He raised his hands and a small mist formed in the air. It vibrated, flew between the genie and woman, then dissipated with a satisfied pop.
“I manifested your wish. It was mainly administrative, so small, of its kind.”
“It doesn’t just come true?”
“Truth is relative. I am a conduit. Magic is not bound by human rules but there are rules to Their game. All effects have to be considered before their expedition.” The genie hesitated. “This is an explanation almost entirely inaccurate but the best fit to this reality. May I …apologise for my initial behaviour. It had been – too long.”
“Quite understandable. What happened here?”
The genie scanned the shattered land.
“The third wish was for triumph over the world. It was unspecific. Complications arose.”
“You were a naughty boy,” she said, but without malice. If not the genie, some other doom. It always ended in hate and war. She was tired. This was her fate, then, to fossick in the detritus of Armageddon. “It was uncovered – you were uncovered – by a massive magical storm, according to my ship. I mean, massive. You have probably been buried and uncovered hundreds of times. This time I was here to find you.”
“I was not…naughty. I have been created with a purpose. I have no choice but to fulfil my function. But,” Whim added, “My thanks. Your presence is a happy coincidence for me.”
“Isn’t it,” she replied, dryly. “I’m Mia, by the way. I seem to have come out of hibernation unnaturally sanguine about this situation. But if you don’t mind, I would like some privacy now.”
“Is that your wish?”
She gazed at him and the pain in her eyes made him recoil. It so nearly matched his, ageless. Haunted. He nodded and drew himself together to return to the lamp.
“No, I wouldn’t ask that of you. I might get run over by a bus and you end up trapped for another million years. Just, somewhere else.”
“Bus. You are an archaeologist.” He left, the conventional way. And she took herself to the corner and wept.
It was a couple of days later. She let the grief wash over and drown her. The last woman. The last human. The last, the last. No future. She wept until the sobs that wracked her body left her stomach bruised, no tears to fall, only dry, heaving wails. Her throat was raw and dry. Her fists were cramped with clenching and her knuckles bled where she scraped them on the rock to feel a different kind of pain, any pain other than this fear. It left her a frail shell that staggered on facing the weight of dawn. She returned to the ship and buzzed Hob.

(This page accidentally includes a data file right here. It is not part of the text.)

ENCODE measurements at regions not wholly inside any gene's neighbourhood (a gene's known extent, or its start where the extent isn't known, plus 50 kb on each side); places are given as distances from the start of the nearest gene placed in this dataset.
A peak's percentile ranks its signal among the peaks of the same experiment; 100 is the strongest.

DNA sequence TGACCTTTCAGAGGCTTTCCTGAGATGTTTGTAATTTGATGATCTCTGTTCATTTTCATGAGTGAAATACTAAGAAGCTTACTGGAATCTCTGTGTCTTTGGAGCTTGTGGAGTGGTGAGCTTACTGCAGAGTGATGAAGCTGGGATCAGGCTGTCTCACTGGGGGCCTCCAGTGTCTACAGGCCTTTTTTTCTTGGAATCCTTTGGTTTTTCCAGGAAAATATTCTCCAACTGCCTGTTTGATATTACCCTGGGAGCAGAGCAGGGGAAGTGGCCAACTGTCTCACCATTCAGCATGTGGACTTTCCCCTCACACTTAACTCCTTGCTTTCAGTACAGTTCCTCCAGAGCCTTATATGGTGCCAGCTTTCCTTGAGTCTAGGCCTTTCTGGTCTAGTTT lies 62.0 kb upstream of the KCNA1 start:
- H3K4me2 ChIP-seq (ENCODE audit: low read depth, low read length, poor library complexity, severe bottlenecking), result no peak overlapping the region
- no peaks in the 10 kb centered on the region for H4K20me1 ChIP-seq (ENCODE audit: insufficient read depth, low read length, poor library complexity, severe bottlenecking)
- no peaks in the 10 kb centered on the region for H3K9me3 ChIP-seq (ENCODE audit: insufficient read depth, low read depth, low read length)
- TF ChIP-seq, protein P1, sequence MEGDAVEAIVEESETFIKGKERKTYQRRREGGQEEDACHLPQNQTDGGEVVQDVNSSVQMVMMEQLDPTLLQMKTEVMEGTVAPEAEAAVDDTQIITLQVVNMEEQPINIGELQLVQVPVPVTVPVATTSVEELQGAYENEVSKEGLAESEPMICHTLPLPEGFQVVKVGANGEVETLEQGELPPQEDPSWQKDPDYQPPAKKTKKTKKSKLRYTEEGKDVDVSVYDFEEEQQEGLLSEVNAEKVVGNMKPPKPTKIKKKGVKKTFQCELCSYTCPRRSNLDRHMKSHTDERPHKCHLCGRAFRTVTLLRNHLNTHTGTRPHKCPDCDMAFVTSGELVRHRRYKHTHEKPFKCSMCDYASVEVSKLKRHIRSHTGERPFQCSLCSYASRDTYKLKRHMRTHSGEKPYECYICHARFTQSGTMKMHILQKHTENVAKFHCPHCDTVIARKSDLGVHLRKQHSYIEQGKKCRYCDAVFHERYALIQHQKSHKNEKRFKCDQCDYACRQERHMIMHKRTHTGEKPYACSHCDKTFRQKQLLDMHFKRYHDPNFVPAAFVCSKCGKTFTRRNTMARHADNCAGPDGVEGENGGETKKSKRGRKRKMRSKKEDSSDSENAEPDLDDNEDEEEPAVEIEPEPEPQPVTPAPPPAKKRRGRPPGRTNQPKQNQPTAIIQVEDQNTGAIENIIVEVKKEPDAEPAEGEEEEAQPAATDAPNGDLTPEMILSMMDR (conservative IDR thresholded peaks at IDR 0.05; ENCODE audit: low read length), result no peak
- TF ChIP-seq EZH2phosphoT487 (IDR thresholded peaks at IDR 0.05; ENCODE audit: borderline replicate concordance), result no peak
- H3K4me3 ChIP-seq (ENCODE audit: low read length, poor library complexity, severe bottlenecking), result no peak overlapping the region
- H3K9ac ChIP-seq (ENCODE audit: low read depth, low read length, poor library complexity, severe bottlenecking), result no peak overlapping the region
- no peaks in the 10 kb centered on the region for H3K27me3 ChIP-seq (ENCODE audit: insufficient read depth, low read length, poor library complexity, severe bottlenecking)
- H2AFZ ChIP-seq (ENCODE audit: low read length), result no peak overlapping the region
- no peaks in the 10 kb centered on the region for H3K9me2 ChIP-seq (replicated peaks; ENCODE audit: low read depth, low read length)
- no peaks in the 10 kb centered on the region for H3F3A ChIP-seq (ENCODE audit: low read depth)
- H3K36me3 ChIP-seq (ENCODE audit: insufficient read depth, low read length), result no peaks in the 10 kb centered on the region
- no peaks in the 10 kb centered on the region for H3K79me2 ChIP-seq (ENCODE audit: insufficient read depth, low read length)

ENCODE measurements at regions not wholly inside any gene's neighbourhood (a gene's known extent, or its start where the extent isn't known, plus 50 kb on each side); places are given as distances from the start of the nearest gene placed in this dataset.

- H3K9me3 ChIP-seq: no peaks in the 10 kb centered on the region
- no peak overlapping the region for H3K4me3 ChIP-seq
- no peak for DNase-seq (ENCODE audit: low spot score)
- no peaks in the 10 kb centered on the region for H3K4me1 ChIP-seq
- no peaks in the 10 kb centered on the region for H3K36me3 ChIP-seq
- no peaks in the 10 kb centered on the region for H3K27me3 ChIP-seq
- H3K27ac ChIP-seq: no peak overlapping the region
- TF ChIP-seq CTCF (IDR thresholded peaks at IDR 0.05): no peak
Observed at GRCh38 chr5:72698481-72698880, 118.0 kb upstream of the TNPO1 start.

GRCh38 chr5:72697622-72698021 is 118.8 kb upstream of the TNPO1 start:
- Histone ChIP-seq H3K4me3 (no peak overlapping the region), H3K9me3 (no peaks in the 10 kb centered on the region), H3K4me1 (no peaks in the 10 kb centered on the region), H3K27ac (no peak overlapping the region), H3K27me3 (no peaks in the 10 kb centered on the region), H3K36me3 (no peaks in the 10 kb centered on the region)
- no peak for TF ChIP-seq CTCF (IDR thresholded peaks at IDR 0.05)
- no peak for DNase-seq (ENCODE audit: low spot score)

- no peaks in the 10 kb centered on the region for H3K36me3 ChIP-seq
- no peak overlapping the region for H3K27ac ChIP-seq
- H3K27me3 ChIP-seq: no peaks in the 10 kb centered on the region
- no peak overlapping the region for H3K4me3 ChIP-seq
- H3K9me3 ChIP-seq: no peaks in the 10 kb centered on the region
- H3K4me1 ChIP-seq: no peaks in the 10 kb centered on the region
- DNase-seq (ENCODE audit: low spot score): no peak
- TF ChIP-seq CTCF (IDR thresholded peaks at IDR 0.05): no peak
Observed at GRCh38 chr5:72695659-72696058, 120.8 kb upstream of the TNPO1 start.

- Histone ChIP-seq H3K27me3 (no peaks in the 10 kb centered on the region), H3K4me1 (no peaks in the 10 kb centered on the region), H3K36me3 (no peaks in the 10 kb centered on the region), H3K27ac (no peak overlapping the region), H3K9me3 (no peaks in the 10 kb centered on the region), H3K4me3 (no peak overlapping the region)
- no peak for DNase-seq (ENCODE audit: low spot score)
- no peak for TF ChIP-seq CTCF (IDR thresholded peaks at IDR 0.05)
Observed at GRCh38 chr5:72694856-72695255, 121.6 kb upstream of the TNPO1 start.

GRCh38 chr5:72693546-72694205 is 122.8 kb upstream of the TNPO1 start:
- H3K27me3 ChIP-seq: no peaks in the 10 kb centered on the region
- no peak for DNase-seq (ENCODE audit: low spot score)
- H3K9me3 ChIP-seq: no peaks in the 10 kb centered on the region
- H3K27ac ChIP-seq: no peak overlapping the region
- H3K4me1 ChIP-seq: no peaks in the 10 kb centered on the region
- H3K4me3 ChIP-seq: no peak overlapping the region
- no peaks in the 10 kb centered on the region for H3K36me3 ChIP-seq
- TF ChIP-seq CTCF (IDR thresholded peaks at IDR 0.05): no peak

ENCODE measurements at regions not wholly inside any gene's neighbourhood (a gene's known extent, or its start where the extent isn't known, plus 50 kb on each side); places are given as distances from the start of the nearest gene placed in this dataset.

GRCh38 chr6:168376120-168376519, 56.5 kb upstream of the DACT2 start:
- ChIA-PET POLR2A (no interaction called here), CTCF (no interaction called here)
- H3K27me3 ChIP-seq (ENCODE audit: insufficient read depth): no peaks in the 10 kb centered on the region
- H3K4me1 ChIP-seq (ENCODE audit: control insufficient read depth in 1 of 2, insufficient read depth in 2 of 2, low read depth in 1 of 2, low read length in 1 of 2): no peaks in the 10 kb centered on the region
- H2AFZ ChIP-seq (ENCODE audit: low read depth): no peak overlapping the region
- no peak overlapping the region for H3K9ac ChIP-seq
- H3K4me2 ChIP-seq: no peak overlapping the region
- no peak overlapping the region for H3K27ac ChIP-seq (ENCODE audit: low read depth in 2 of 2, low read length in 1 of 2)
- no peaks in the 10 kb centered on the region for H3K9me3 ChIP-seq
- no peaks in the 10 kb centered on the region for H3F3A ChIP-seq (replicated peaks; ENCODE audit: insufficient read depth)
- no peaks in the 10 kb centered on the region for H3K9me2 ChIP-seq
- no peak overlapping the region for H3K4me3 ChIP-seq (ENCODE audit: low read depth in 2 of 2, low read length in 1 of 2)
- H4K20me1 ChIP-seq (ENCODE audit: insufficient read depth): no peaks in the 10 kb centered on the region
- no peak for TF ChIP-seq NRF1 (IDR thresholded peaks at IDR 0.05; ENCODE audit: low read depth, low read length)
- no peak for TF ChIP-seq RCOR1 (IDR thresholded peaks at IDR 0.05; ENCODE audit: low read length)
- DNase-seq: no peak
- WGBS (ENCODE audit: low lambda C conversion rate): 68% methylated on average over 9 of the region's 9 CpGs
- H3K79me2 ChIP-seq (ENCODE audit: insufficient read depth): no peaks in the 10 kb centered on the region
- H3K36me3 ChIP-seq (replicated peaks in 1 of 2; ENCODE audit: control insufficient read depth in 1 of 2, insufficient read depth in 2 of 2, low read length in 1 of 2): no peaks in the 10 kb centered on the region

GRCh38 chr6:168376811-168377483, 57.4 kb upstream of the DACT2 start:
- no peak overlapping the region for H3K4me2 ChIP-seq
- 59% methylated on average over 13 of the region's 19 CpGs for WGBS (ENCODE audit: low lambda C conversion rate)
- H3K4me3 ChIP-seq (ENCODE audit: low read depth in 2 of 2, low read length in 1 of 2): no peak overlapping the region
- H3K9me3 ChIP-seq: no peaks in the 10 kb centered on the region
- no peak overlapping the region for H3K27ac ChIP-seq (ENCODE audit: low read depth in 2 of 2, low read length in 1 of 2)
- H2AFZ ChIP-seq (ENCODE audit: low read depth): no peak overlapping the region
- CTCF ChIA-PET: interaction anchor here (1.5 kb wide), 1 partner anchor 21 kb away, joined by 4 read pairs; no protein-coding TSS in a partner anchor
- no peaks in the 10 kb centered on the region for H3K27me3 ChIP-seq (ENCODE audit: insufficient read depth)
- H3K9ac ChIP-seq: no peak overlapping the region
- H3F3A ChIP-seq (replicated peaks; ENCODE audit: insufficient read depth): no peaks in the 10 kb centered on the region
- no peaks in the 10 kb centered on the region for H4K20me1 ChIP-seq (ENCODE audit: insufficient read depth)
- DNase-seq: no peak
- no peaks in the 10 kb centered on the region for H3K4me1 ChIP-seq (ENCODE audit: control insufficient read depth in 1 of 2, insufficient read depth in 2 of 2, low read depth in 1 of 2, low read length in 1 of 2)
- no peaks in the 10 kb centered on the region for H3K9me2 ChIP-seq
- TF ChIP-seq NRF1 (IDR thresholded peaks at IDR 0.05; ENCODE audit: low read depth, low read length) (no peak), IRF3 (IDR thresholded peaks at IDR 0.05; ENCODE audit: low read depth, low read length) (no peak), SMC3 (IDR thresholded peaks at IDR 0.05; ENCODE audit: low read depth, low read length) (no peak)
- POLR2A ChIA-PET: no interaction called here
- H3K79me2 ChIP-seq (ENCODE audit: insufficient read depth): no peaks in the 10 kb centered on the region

“Don’t waste me,” it warned, straight away. “I’ve finished running diagnostics and that was a timely landing. Much longer and we would have been a morgue. We have energy but no replacement parts.”
“What do I do?” she asked it.
Hob hummed. “Live.”
“There is always hope. A twist in the tale. We are in a loop, I think. Something is playing with us. But it is not malicious. Neither benevolent. Live. See what transpires. There is an energy source from your genie pal that has its own signature. No wishes without me, let me run hypotheticals before you decide anything. And don’t trust him. The lamp has an energy signature as well, stay clear.”
“Well, fuck. That’ll be the magic I guess. Don’t waste away just yet, sweet Prince.”
She headed for the galley and looked at the food reserves.
“Manageable. But why so much tuna pasta?”
“Do you require a different source of protein?” he asked, looking over her shoulder.
“Jesus, don’t do that.”
“Is that your wish?”
“No. I am taking inventory. I don’t know how long I have to stay here.”
“Until you die. There is no one to rescue you. Unless you wish it. Is that your wish?”
“No…. No. No. I thought of it, believe me. Hob is right, there is something going on. I want to work things out.”
She walked back out of the ship, the genie following, and pointed at a green shoot poking through a crack the weight of the ship had made in the fused sand.
“See that, Whim. That is hope. That wasn’t there before.”
It was weeks later. They sat together in a decently made dwelling, part hut, part recycled hull, with curved windows looking away from the landing site towards far hills.
She was tired, pleasantly so, and stretched her shoulders with a groan.
“Oh that hurt. I know I figured for enough crop in a couple of years to complement the ship supplies but do you think we ought to store the harvest for seed for three years not two? What’s the likelihood of another big storm? I worry about contingency plans, Hob says we are doing everything right according to the data, but you’re the magic guy, what are we missing, anything?”
“No,” Whim said, shortly. “It is time I retired. I will return to the lamp unless you require further hoeing assistance. I do not understand why you do not want me in my primal form, I could farm much more swiftly and it would be less painful. “
“Oh Whim! You never have to go in the lamp again. And you don’t have to help at all unless you want. The drones are fine for years, they are practically indestructible. Hob can plan basic things without too much stress, I don’t need you.”
“Then what is my purpose? What is the point of me?”
“To live. I am sorry, I spoke badly. I do need you.”
“I am a slave in a lamp. My kind is at war with yours, I must grant wishes and ensure they are the architect of your doom. That is why I exist, to destroy your race. This – this -” he gestured contemptuously at their cosy quarters – “Is not why I was sent to this reality.”
“Whim,” said Mia gently. “Just how many genie are there?”
“I am all there is, in this potentiality, at this point. I have told you.”